January is, by and large, a pretty miserablemonth.
Ordinarily, once the shiny newness wears off, things become a little dull. But between Brexit, the pandemic and the ever-increasing uncertainty, 2021 is taking it to the next level, and the only thing that seems in any way guaranteed is a hefty dose of boredom.
Still, help is at hand for those of us who already mainlined every boxset out there during 2020’s repeated lockdowns. January sees a host of hyped new series, documentaries and movies vying for our attention across a host of different platforms – and some of them look pretty damn exciting.
We’ve trawled the listings, and these are our top ten must-watches to help get us all through to spring.
The Headspace Guide to Meditation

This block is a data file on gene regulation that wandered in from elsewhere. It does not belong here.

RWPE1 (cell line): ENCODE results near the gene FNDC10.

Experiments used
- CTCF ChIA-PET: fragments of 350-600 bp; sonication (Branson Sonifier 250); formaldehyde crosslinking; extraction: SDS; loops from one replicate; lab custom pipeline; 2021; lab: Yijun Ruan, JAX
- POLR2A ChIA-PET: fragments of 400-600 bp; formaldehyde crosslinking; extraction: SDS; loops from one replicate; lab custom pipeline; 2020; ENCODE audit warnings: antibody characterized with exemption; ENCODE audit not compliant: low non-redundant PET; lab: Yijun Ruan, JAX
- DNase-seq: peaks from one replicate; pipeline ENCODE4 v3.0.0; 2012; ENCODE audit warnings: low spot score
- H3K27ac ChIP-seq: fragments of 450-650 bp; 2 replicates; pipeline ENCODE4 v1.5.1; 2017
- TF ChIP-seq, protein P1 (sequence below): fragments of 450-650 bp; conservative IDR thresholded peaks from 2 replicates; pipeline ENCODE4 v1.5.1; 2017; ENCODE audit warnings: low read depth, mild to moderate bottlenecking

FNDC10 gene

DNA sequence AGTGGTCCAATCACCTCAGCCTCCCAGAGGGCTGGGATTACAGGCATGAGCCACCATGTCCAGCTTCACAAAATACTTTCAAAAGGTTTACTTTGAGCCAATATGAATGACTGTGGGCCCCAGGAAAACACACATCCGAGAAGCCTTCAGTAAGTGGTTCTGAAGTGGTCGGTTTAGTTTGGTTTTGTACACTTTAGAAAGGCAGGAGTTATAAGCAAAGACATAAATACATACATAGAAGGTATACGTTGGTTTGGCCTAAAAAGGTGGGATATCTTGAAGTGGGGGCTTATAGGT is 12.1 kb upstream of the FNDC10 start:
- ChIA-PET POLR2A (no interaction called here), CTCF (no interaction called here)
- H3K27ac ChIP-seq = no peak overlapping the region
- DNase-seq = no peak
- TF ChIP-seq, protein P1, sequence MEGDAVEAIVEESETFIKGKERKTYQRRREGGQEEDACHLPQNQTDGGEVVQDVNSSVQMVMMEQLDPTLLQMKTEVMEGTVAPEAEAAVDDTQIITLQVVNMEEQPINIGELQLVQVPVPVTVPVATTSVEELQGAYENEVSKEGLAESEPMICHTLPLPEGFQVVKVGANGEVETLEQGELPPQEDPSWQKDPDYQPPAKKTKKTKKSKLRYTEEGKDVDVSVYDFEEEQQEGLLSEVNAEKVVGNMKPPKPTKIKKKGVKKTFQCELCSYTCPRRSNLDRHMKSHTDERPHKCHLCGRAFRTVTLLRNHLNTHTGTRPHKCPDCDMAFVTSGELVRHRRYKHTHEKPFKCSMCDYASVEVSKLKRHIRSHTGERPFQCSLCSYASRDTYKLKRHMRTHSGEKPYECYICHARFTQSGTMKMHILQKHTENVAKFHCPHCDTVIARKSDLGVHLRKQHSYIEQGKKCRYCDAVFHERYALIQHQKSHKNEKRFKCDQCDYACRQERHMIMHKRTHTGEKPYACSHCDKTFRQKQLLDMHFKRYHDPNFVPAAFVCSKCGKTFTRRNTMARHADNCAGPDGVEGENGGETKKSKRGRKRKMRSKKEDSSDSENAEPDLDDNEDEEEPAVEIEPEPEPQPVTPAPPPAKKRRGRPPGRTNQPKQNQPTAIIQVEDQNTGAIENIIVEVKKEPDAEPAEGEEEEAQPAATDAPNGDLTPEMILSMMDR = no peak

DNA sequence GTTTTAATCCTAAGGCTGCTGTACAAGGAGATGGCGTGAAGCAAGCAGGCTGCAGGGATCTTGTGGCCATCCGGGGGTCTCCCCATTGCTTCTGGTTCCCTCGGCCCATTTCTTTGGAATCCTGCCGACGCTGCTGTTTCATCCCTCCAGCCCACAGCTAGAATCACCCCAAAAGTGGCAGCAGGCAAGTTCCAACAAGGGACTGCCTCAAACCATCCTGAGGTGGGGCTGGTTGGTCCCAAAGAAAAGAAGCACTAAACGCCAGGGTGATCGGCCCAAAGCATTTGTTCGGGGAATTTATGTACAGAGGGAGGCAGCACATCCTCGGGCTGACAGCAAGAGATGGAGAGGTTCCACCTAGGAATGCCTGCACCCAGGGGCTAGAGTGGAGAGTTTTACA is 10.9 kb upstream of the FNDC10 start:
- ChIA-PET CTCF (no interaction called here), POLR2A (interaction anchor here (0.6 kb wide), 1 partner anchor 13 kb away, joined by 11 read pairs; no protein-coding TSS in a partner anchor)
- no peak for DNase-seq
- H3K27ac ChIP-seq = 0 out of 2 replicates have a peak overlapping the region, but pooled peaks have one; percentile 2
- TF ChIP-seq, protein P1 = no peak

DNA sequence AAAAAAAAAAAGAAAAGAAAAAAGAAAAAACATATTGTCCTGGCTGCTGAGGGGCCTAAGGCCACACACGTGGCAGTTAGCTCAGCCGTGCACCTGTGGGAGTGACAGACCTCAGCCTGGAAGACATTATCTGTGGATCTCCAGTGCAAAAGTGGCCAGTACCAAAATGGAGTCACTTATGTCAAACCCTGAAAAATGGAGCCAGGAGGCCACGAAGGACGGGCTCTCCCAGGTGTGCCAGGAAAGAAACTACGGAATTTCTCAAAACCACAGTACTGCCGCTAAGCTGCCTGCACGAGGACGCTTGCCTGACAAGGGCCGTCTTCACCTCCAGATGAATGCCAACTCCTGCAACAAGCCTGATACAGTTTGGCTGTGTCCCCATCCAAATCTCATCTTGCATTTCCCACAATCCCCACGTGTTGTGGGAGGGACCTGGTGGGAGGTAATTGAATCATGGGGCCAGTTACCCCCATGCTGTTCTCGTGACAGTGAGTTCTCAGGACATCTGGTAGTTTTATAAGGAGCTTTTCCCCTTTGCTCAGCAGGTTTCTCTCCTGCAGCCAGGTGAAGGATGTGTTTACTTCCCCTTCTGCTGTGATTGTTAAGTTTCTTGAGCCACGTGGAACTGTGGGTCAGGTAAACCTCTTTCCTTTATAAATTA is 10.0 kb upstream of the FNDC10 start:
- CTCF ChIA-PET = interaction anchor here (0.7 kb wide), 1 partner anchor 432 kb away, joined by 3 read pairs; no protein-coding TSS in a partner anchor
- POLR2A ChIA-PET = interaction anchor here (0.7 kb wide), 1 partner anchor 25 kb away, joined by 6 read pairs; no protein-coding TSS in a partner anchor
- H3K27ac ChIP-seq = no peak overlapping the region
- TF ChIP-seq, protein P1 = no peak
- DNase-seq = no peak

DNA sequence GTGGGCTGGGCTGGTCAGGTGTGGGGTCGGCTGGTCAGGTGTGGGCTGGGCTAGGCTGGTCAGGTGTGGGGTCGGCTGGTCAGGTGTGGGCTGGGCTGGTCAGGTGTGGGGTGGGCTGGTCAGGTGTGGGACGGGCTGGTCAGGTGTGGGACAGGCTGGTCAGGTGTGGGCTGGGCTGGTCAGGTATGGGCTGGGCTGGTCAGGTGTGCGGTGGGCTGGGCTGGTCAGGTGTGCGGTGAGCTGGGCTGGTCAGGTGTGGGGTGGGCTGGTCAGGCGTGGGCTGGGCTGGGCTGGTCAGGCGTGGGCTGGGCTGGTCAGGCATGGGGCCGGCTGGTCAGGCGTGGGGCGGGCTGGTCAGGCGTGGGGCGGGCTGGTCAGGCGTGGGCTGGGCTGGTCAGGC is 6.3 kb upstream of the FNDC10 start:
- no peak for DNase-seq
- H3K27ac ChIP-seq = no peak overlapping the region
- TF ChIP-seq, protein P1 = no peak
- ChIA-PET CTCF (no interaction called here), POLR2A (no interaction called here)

If ever there’s been a time period in which we could all benefit from a little headspace, it’s been the last nine months. For those of us who are naturally pretty guff at meditation though, it can be hard to come by.
Enter Netflix’s collab with meditation app Headspace, aimed at making rest and rejuvenation a bingeworthy experience. Narrated by Headspace co-founder Andy Puddicombe, this series promises to make building a meditation practice that actually works for you, easier than ever before. We’re in…
On Netflix now
The Minimalists: Less Is Now
If the pandemic has caused a collective shift in what we all see as important – space, human contact, comfort – this documentary arrives just in time.
If you spent previous lockdowns fighting for space on the kitchen table, trying to work out where to fit a second desk, or wondering just how you came to have so much damn stuff, longtime friends Joshua Fields Millburn and Ryan Nicodemus are on hand to help. They argue life can actually be better with less clutter – looking around at the post-Christmas chaos that is our own living rooms, we’d struggle to disagree – and, apparently, this hour-long documentary will help us get there. We live in hope.